Michael Flynn‘s former business partner Bijan Kian was found guilty Tuesday of two charges related to pro-Turkish government lobbying work the Flynn Intel Group did in 2016 just before the US presidential election.
The jury’s verdict, which came after it deliberated for five hours, is a significant win in the Justice Department’s attempts to crack down on illegal foreign lobbying following the Mueller investigation, even after after the star witness, former Trump national security adviser Flynn, was not called to testify.
As Federal Judge Anthony Trenga read out the verdict, Kian’s wife sat in a seat behind the defense with her hand covering her mouth as Kian stood and faced the jury.
Kian, a 67-year-old Iranian-American businessman, had been charged with conspiring to hide lobbying work for Turkey from the Justice Department and acting as an illegal foreign agent. The case had been spun off from the Mueller investigation, which had investigated Flynn for possibly acting as an unregistered agent of the Turkish government.
The general scheme, prosecutors alleged, was that Kian and Flynn had knowingly worked for the Turkish government, but had kept that work secret by being paid through the company of a Turkish-Dutch businessman, Ekim Alptekin from September to November 2016. They did the work while Flynn was an influential foreign policy adviser to candidate Donald Trump. Though Flynn and Kian dissolved their lobbying firm, the Flynn Intel Group, shortly after the election, according to evidence at the trial, Flynn’s appointment as Trump’s first national security adviser put his business activities under scrutiny.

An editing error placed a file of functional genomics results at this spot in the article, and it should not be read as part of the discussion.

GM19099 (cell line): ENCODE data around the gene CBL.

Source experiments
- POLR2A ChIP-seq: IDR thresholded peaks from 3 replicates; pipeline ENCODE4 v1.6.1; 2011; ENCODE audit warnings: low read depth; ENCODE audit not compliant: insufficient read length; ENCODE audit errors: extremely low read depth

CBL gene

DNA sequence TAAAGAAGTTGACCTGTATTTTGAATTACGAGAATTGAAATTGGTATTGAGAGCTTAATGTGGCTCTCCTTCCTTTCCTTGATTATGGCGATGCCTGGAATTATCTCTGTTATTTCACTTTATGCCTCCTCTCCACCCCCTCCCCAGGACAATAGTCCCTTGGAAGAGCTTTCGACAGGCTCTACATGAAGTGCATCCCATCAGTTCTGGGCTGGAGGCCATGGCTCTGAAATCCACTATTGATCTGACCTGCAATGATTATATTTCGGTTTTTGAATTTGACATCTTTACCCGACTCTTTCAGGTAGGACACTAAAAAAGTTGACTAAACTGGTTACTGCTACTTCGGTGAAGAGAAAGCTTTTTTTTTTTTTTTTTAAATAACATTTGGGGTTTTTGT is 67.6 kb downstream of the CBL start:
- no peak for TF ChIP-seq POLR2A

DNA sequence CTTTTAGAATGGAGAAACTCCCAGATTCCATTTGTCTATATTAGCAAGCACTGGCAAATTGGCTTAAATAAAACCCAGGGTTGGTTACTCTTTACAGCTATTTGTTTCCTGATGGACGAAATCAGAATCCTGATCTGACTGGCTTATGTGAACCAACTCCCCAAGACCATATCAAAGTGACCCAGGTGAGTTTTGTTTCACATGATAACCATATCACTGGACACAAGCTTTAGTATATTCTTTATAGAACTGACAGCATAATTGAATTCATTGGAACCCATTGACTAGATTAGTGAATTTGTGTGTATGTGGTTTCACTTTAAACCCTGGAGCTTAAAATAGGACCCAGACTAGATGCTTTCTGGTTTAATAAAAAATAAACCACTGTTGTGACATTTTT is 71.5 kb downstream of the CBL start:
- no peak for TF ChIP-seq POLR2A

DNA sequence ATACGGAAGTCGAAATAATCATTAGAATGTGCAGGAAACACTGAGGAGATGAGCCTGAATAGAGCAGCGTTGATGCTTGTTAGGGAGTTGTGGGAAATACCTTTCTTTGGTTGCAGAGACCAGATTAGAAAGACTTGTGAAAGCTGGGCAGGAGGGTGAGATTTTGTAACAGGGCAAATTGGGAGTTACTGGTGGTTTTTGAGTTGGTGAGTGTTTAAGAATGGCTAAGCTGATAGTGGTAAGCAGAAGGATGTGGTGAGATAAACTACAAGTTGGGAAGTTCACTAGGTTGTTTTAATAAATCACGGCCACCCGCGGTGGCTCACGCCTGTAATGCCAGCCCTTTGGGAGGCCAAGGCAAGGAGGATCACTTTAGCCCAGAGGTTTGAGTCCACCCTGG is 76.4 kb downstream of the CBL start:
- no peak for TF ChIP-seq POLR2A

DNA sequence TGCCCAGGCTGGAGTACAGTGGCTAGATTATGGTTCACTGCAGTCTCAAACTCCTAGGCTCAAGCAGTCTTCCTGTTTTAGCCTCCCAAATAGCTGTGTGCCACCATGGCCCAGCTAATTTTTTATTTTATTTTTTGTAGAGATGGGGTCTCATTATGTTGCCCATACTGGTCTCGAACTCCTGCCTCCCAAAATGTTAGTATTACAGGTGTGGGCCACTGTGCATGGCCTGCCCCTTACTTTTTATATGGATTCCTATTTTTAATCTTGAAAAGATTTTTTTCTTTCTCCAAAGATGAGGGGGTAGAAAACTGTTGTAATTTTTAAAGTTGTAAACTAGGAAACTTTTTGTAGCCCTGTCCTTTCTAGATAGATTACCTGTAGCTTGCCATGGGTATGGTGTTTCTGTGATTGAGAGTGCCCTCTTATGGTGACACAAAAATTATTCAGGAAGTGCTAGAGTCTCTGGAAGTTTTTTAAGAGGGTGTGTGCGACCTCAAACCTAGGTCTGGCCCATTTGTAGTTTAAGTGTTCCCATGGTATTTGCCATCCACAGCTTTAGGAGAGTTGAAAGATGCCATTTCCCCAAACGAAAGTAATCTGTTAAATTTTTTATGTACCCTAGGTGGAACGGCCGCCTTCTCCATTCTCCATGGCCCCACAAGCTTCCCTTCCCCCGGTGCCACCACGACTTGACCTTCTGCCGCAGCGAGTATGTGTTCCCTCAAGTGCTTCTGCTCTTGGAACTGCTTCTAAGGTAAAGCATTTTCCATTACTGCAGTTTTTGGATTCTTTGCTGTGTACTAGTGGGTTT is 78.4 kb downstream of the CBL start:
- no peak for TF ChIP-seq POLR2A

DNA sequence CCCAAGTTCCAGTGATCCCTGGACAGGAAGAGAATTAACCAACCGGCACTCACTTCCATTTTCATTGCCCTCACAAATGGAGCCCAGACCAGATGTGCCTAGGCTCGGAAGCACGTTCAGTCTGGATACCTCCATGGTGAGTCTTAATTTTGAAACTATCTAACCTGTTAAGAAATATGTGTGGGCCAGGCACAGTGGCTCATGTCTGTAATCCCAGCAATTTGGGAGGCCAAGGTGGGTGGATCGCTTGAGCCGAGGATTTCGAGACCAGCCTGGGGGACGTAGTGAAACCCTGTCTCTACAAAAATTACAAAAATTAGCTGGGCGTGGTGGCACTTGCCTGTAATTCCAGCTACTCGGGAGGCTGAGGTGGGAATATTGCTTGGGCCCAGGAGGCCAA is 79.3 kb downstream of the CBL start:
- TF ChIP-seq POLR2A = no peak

Alptekin — the Flynn Intel Group’s client, whom prosecutors allege acted as a “conduit” between FIG and the Turkish government — was also charged in the case but has not come to the US to face his charges. He is thought to live in Turkey.
Even though the jury has ruled, Trenga could still throw out the case because the evidence prosecutors have presented at trial this week has been “very, very circumstantial.”
“Much of it’s very speculative,” Trenga, a federal judge in the Eastern District of Virginia, said last week. Both sides must file briefs on the matter on August 17 and there will be a hearing held on September 5. Kian’s sentencing is currently set for October 18.
Kian could face up to 15 years in prison.
“Mr. Rafiekian is, of course, disappointed in the verdict. The judge has continued to reserve on our motion for judgment of acquittal,” Kian’s attorneys Stacey Mitchell, Mark MacDougall and Bob Trout said in a statement. “We look forward to being heard by the Court on that date and clearing Mr. Rafiekian of these charges.”
Kian’s guilty verdict comes as Flynn’s plea deal with prosecutors had been slowly imploding throughout July. His plea deal had lasted for months with his silent acquiescence, forcing him to do whatever prosecutors needed.
Michael Flynn’s attorney, Sidney Powell, told CNN that he has “fully fulfilled” his cooperation agreement over the last two years and that the prosecution “obviously” didn’t need his testimony. But, Powell went on to say that she is “very concerned” about the government’s handling of the Kian case arguing that the government was unable to “articulate the elements of the offense.”